Off the leash: Alta-Aurelia Schools forward with therapy dogs plan
Two members of the Alta-Aurelia staff brought a proposal to the school board this week, seeking to add a therapy dog program to the district.
Sixth grade teacher Melissa Fahr in Aurelia and classroom associate Roxanne Peterson in Alta - both experienced with dogs - pitched the program to a receptive board.
The two staff members cite issues being seen in the schools - children coming in from situations of poverty, abuse, neglect, single parent households and other disadvantages. Traumatic backgrounds can lead to anxiety, depression and inappropriate behavior in school.
They feel that therapy dogs would be one way to improve social and emotional well-being.
The plan will take time - it is anticipated that training animals could take a year.
A local family has stepped forward to offer a donation of puppies from a recent litter of “goldendoodles” - poodle and golden retriever mix. Fahr, who has been a dog trainer for three decades as well as a 4H dog show judge, recommends poodles for the therapy role, for both their temperament and a tendency for low allergy issues.
She said she has seen first hand the impact a dog can make on troubled kids. “I have a dog that probably has more personality than I do. More people in Albert City know my dog than know me.”
She cited the Charlotte’s Litter program, founded and named in honor of a young dog lover who lost her life in the Sandy Hook, CT mass shooting in 2012, as well as the successful Storm Lake therapy dog program.
The two staff members feel that dogs should be trained to work with more than one person in the schools, and that they should work half days to prevent them from “burning out.” One possibility is matching the dogs with 4Hers who are experienced working with dogs.
They propose that three dogs could be trained - one for each building.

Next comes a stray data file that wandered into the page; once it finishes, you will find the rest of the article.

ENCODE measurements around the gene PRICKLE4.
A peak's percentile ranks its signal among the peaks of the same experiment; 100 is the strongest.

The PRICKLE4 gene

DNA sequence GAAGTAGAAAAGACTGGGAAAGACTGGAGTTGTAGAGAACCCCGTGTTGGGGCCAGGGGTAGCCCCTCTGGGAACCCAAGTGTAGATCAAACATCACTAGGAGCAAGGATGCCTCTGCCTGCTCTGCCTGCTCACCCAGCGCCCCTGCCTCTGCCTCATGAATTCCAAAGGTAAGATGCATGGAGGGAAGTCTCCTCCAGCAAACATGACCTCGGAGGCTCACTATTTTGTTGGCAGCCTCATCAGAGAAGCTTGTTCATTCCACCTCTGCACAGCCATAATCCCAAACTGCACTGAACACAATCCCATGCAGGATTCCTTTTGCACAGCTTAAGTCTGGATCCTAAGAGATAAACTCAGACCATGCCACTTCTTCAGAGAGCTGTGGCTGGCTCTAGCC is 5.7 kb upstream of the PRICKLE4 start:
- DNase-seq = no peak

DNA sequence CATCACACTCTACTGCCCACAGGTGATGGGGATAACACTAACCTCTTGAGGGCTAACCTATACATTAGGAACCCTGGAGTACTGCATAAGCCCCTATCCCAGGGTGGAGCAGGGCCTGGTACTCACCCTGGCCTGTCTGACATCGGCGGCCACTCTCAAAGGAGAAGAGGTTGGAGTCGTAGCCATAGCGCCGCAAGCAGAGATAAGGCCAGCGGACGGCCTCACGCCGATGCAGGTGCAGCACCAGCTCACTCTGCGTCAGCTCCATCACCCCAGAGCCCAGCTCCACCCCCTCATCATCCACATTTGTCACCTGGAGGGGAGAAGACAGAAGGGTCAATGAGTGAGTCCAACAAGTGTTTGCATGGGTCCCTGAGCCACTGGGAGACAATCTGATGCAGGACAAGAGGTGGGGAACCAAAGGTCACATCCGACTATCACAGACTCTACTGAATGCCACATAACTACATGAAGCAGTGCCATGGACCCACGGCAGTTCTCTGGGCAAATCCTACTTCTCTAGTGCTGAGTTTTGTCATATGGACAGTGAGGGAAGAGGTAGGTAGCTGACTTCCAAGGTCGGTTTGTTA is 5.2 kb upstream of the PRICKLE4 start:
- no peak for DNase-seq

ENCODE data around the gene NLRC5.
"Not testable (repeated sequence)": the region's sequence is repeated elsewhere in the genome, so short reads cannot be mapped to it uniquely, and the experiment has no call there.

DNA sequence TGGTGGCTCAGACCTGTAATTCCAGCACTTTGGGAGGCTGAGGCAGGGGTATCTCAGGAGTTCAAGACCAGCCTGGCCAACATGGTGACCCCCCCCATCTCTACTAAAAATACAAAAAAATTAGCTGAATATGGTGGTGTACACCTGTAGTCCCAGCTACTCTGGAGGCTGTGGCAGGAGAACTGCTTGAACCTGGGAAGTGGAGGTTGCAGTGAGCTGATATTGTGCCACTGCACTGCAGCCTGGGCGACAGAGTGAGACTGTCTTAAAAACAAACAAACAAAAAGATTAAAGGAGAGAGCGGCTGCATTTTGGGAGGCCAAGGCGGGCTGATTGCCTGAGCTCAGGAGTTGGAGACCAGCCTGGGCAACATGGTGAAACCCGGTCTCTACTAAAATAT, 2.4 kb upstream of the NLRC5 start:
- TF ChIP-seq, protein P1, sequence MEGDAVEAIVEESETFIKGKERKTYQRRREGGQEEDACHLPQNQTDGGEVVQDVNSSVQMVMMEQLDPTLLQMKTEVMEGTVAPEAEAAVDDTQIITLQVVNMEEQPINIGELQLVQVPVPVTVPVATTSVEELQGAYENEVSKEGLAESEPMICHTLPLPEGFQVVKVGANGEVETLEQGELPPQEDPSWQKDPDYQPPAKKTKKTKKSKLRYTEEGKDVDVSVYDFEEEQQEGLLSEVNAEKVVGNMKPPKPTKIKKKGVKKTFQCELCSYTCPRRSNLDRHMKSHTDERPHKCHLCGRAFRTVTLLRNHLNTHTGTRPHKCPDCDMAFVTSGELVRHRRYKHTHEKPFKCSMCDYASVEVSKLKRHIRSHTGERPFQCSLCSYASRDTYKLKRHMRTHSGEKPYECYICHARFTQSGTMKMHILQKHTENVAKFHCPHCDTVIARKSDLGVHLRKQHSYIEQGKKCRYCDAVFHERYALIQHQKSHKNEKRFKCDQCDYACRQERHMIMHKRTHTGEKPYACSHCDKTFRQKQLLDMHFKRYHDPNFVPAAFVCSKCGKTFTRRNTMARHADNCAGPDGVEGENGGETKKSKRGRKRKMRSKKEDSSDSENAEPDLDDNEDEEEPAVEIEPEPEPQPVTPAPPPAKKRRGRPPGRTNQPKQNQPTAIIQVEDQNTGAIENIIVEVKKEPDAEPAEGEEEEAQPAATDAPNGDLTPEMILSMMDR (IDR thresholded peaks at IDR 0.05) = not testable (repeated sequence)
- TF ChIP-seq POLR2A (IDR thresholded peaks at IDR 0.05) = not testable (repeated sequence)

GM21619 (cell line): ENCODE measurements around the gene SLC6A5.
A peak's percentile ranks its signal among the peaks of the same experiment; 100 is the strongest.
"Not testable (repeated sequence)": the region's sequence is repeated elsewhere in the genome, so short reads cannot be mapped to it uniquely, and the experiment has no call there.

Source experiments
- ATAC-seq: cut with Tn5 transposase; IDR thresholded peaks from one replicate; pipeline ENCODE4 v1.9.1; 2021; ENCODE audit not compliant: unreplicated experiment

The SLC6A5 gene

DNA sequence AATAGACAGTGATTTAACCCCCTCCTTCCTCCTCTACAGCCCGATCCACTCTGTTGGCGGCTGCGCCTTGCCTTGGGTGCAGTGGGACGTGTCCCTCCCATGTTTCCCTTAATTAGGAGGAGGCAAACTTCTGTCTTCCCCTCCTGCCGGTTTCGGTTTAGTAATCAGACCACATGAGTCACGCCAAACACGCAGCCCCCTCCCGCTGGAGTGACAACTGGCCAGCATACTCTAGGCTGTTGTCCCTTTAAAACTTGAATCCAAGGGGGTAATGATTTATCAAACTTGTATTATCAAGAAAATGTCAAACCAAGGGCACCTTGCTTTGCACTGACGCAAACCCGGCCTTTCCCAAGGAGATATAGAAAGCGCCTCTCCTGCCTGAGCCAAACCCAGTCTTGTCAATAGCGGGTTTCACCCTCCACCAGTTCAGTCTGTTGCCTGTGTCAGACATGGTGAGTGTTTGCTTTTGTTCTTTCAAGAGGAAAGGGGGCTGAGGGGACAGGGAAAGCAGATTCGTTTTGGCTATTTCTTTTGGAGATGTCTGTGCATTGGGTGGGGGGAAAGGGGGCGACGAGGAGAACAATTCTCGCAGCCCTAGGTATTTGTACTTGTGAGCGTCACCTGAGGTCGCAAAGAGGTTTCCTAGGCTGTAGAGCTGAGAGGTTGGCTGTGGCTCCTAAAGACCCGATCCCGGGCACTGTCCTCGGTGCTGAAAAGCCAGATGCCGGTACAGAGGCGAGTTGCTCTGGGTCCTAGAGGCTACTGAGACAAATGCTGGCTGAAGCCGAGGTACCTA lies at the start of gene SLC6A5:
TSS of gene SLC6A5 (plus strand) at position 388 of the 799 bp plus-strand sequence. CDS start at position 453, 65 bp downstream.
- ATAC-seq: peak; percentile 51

Liability can be an issue, but the superintendent said he has worked in another district with a dog program, and is confident the district’s insurance will cover the situation.
“As an educator as well as a dog person, I feel the benefits far outweigh any barriers,” Fahr said.
The proponents stressed that therapy dogs are much different than “emotional support animals” - which are not necessarily trained and have raised some ire as owners insist on taking them on planes or into restaurants. They are also not the same as guide/assistance dogs for special needs individuals, as people are discouraged from touching those dogs when they are working, while therapy dogs are trained for cuddling, and often can sense those who need them.
Experts say therapy dogs can help lower blood pressure and stress, increase good chemicals like dopamine and serotonin in the brain, ease isolation in children who can develop social skills with the dog’s help, and even encourage reading skills as young students read to a dog.
Board member Jen Kaskey was pleased with the concept. “I’m a huge believer in the power of a dog’s love,” she said.
The board agreed unanimously to proceed, though has not committed funds at this time. It is anticipated that owners will bear responsibility for the dogs’ care.